Once a person clicks on a thread , they tend to immediately scroll down past the top line ( where the sub-forum appears ) and the advertisers to Post # 1 .

    The headline that tells you the sub-forum is the " top line " and often goes unnoticed due to it's location on the page .

    Perhaps the sub-forum should be " boldly " identified somewhere right above Post # 1 . This would immediately remind / inform the reader about the category of the thread . Thus the intent of the OP .

    If one could immediately and boldly " see " the sub-forum listed as they begin to read the first post of any thread it would probably change the perspective of the reader and the responses . Thus perhaps reduce the " misunderstandings " in some of the replies .

    Just my own guess here , but I think many people don't realize the " sub-forum " as they read the first post of a thread and at some point decide to reply . I know I'm certainly guilty of that at times .

    Just food for thought .

    Cheers , Mike
    Last edited by MacGumerait; 27th November 14 at 02:49 AM.
    Mike Montgomery
    Clan Montgomery Society , International

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  12. #7
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    That sub-forum thing you are talking about is called the Bread Crumb Trail. It tells you, at any time, where you are within the forum and allows you to, with a click, move anywhere up or down that bread crumb trail.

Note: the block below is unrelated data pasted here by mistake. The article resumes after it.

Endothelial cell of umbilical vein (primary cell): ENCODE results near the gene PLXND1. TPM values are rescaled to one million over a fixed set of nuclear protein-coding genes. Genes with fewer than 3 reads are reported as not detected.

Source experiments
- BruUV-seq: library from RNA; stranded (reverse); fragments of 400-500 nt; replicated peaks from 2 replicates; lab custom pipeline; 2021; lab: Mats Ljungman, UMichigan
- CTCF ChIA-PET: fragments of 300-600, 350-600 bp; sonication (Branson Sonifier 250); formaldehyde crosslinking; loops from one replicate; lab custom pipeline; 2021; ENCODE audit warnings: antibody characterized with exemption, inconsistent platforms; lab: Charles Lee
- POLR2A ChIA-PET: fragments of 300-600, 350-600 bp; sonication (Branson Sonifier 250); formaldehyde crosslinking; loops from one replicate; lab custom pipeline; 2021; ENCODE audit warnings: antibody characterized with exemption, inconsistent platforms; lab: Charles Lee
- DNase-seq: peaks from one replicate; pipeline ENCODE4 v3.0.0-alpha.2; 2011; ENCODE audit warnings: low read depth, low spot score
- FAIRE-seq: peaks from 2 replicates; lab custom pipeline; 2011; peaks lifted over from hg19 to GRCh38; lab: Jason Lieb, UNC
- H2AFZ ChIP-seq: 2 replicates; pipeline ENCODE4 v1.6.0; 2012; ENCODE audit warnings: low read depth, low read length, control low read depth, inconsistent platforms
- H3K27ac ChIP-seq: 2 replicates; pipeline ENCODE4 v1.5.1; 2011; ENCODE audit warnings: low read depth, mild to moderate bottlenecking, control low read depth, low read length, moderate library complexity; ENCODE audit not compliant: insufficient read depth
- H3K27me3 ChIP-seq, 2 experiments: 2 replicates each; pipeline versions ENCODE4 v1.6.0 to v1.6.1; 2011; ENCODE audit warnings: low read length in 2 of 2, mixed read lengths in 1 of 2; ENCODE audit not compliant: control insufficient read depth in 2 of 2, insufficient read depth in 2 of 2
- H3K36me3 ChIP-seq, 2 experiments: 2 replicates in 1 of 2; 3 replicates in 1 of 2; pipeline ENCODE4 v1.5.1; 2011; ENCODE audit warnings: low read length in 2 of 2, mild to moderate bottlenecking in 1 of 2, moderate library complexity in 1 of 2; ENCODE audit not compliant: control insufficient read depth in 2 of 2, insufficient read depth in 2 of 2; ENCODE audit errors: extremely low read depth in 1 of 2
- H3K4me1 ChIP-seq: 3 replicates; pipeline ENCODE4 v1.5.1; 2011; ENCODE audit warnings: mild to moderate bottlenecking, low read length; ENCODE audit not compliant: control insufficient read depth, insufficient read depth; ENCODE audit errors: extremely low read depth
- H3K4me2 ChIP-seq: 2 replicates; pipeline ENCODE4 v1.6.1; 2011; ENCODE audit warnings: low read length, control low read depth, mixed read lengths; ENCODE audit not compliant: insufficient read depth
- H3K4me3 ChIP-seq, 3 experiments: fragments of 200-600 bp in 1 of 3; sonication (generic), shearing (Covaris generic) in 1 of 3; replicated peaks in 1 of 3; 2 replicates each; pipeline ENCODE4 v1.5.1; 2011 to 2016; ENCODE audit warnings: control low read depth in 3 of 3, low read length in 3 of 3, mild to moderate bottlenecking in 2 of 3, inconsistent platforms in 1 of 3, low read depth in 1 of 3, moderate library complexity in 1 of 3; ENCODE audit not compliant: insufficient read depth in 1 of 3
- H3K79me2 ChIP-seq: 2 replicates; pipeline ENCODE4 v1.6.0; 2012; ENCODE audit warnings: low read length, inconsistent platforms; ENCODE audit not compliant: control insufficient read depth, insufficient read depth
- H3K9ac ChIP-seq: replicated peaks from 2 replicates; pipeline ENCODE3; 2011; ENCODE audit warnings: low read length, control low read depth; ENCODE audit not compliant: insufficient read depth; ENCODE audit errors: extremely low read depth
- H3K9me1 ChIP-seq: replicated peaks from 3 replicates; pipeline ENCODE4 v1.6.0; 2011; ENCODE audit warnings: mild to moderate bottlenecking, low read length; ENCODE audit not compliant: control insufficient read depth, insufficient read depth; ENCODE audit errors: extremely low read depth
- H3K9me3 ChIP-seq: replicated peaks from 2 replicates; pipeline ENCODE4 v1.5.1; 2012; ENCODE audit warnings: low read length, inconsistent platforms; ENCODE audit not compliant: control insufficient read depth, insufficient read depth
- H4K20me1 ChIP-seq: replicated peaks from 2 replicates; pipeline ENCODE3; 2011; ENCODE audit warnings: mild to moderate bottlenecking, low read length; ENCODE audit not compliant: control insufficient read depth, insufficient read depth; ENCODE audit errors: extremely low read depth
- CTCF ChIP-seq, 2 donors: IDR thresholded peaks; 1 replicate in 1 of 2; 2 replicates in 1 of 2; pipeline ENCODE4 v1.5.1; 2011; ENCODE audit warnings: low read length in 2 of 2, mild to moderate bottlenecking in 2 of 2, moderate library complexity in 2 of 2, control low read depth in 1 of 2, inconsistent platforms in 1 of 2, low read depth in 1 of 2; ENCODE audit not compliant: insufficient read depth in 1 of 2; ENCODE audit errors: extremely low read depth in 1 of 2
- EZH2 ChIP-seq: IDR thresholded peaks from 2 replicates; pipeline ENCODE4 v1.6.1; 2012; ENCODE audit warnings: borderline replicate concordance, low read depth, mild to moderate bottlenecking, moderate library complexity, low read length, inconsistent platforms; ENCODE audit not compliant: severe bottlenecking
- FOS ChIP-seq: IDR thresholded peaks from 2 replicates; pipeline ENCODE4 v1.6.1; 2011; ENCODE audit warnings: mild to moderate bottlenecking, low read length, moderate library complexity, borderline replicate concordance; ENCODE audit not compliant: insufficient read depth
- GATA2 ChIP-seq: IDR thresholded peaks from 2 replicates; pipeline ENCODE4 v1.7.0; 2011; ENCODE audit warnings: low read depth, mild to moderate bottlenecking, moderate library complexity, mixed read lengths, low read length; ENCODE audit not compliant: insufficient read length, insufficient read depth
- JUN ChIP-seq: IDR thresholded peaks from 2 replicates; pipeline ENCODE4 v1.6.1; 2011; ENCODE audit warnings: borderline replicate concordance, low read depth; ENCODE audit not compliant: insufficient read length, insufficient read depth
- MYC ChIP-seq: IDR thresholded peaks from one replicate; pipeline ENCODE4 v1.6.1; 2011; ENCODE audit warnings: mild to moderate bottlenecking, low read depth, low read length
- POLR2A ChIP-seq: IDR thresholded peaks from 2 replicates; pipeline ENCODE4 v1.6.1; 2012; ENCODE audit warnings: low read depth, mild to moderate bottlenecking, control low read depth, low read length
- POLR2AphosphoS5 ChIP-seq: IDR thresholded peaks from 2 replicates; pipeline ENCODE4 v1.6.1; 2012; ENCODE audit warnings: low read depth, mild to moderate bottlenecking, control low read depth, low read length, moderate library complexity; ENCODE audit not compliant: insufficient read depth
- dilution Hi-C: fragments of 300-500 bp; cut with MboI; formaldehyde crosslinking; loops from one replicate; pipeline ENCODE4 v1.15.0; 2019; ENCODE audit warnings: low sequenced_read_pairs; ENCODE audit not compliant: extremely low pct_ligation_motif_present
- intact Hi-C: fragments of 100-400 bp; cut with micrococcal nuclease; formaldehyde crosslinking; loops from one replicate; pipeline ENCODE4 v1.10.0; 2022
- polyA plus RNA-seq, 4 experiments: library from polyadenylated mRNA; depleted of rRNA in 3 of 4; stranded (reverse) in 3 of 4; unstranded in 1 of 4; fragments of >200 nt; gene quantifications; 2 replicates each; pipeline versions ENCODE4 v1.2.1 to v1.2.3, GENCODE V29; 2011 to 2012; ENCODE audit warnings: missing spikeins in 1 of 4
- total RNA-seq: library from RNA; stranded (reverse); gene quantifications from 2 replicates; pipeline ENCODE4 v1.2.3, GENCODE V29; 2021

I have just asked Rob if the bread crumb trail can be moved. If so, I have asked him to move it to display just under the "Reply to thread" blue button.

    There is also one additional feature of the software which we have never used. It is called "Thread Prefixes".
    For example if a member wanted to post within the "The Kilt as Everyday or Street Wear" sub-section- but the member is a traditionalist, and intends the thread to be about a traditional outfit or how a traditionalist would wear a traditional street wear outfit - then they could choose to have the thread prefix display "This thread is from a Traditional Perspective".

    Thread prefixes show up very clearly in the title of the thread. If you hit the "New Posts" button you could instantly see which thread are from a traditional perspective regardless of where that thread is within the forum.

    For an example of this please look at my "Test" post in this section. Click on "New Posts" and you should see the prefix very plainly.
    Last edited by Steve Ashton; 27th November 14 at 02:13 AM.
    Steve Ashton
    Forum Owner

  13. #8
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    Steve , I see what you have done but that's not exactly what I'm referring to , it's part the way there .

    What I was referring to was a way to understand which category you are in ... once you open a thread and begin to read post # 1 .

    The category or " sub-forum " should appear boldly right above " post # 1 " so that the reader is reminded and understands where they are ... before they respond .

    It doesn't matter which avenue they choose to read the thread ( what's new etc) ... but rather .... once they open " any thread " there should be a bold identifier somewhere right above Post # 1 to remind them of what category they are looking at before they respond .